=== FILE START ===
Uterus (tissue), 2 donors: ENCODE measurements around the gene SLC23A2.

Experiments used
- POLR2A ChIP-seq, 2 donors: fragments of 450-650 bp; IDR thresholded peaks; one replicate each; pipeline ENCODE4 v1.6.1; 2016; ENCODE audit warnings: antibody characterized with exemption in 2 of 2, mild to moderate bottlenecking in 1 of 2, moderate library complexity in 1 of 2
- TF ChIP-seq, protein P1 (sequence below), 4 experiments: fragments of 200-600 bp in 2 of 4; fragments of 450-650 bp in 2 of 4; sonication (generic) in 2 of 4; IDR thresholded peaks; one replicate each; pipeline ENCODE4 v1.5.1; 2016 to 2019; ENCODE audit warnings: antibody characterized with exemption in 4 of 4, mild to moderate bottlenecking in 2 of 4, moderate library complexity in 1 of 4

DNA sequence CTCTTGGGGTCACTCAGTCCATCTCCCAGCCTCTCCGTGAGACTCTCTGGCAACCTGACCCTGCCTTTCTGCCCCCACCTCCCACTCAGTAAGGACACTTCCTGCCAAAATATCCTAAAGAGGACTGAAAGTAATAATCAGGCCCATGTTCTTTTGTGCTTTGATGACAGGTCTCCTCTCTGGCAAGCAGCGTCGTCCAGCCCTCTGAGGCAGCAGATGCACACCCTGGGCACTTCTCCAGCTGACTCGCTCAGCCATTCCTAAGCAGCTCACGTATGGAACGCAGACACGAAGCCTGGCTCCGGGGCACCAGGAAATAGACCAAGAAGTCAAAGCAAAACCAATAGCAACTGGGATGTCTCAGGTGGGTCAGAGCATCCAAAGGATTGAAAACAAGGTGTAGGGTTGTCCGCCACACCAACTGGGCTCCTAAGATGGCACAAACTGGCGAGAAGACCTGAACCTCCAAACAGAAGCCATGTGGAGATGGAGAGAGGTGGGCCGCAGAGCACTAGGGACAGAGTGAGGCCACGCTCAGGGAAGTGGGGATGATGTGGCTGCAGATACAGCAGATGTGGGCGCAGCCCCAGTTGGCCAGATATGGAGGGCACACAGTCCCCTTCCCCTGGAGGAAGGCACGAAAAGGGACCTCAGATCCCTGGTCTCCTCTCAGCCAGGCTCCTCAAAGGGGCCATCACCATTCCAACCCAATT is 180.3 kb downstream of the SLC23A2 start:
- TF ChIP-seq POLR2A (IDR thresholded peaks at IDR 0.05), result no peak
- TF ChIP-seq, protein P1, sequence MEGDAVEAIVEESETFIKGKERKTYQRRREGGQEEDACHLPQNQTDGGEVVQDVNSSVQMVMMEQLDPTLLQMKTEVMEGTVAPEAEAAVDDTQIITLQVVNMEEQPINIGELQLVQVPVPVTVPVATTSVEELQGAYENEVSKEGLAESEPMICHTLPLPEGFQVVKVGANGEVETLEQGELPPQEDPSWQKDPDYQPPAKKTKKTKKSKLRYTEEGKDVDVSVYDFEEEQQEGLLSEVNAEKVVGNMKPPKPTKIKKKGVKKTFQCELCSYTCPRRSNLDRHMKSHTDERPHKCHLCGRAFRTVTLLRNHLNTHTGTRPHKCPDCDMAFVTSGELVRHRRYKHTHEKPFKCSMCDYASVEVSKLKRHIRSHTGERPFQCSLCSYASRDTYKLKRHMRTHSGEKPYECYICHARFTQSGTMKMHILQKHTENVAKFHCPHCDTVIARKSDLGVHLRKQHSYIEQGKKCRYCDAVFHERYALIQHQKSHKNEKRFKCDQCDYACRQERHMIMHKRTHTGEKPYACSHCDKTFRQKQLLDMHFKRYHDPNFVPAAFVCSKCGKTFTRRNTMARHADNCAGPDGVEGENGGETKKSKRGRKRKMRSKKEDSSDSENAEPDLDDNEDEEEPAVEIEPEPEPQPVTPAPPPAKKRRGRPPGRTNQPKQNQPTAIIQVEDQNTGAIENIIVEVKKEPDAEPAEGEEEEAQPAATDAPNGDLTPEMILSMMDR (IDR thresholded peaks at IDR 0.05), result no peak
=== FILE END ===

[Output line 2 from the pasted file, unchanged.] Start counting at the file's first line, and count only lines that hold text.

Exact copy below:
Experiments used